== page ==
"When an employer receives a positive test result for marijuana and the applicant or employee claims to be a medical marijuana user, the employer should avoid making any knee-jerk decisions," said Jennifer Mora, an attorney with Seyfarth Shaw in Los Angeles.

Instead, she said, the employer should first determine whether the state at issue provides employment protections to medical marijuana users and, if so, consider engaging in an interactive dialogue with the employee to determine what reasonable accommodations might be available short of allowing the employee to use or be impaired by medical marijuana at work.

Limits on Pre-Employment Screening

More states are starting to include express protections for applicants and employees who use cannabis products—presumably to fill in gaps in laws that have resulted in some employer-friendly court decisions, Mora said. "What we see most is the protection of off-duty use of marijuana."

Russo said that a notable trend that employers are seeing for 2020 is states limiting the use of pre-employment tests for marijuana use.

A New York City law will soon ban many employers from conducting any pre-employment marijuana tests, and a Nevada law now bars employers from taking adverse action based on a positive pre-employment marijuana test result.

Of course, there are exceptions to each of these laws, Mora noted. Both the New York City and Nevada laws have exceptions for safety-sensitive positions.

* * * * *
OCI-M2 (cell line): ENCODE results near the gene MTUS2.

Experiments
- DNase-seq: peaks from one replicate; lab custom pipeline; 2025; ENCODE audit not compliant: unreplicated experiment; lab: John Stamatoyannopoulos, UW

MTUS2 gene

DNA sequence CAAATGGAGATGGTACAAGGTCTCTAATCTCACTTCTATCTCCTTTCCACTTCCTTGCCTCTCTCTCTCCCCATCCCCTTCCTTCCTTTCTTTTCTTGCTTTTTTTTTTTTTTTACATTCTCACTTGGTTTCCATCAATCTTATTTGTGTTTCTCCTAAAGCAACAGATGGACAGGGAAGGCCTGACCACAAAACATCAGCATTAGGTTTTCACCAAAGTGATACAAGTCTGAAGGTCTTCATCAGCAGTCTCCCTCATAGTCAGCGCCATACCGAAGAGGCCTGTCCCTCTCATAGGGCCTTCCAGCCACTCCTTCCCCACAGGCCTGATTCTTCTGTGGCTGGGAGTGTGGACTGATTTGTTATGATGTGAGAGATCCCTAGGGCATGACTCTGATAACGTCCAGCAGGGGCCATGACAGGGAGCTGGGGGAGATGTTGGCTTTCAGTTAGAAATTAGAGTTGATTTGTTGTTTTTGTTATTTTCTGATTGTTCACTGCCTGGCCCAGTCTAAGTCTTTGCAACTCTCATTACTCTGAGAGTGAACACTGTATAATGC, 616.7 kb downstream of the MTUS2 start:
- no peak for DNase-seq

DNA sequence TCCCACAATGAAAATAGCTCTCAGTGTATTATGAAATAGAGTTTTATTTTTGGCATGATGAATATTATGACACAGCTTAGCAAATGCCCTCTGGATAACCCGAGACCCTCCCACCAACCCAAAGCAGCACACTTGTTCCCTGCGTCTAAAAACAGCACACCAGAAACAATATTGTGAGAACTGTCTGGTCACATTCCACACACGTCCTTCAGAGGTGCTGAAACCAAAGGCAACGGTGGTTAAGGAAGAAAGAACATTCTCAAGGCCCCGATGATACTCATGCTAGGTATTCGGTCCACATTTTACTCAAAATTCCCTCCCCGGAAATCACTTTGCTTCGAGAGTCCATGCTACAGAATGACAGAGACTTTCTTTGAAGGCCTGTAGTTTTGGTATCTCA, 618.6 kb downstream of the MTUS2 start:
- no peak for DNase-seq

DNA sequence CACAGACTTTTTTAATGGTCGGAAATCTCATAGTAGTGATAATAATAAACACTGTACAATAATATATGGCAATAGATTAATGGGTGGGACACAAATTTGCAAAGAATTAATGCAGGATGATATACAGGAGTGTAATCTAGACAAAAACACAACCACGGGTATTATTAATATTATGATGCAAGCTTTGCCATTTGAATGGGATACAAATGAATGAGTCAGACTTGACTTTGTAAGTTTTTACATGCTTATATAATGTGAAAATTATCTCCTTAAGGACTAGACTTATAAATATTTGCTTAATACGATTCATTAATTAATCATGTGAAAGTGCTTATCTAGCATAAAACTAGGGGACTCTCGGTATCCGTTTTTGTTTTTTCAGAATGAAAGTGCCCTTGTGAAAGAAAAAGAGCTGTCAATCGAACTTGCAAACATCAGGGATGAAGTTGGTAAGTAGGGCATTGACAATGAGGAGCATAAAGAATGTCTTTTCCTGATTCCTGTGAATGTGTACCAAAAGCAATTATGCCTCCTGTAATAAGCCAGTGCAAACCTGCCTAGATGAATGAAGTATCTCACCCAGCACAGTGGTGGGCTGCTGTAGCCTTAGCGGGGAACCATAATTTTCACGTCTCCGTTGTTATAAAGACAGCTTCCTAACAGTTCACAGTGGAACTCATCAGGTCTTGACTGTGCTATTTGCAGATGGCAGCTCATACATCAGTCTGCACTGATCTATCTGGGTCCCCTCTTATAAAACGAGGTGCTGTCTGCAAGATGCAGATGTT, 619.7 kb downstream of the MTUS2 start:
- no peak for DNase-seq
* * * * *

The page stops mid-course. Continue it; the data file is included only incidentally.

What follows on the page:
Focus on Reasonable Suspicion

Despite marijuana's complicated legal status, employers never have to tolerate on-the-job use or intoxication. "So reasonable-suspicion tests still make sense, because employees can't come to work impaired," Russo said.

Post-accident tests can pose some problems, she explained, because marijuana stays in a person's body for a long time after use. A person could vacation in Canada (where recreational use is legal), smoke weed or have an edible, come back to work, get tested either randomly or after an accident, and test positive despite never being impaired at work.  

"Now the employer is in a tough position," Russo noted. What should an employer do when the worker says, "I used it lawfully outside of work"? Employers that test post-accident must be prepared to respond. 

Morison suggested that when employers are seeking to test only for impairment, they should train managers and supervisors on ways to reasonably observe when someone is working under the influence. Testing based on reasonable suspicion could be prompted by the following observations:

  • Strong odors. 
  • Questionable movements, twitching or staggering. 
  • Dilated or watery eyes. 
  • Flushed, confused or blank facial expressions.  
  • Slurred speech or an inability to verbalize.
  • Argumentative, irritable or drowsy behavior.
  • Sleeping, falling unconscious or otherwise being nonresponsive.  

"If there is reasonable suspicion that an employee is currently under the influence of marijuana, then the company should explain to the employee what has been observed," Morrison said. Be sure to mention in the substance-abuse policy that the refusal to take a drug test can be grounds for termination, he added.  

Of course, he noted, reasonable suspicion may be grounds for discipline or discharge without a subsequent positive drug test, particularly for egregious behaviors and performance issues.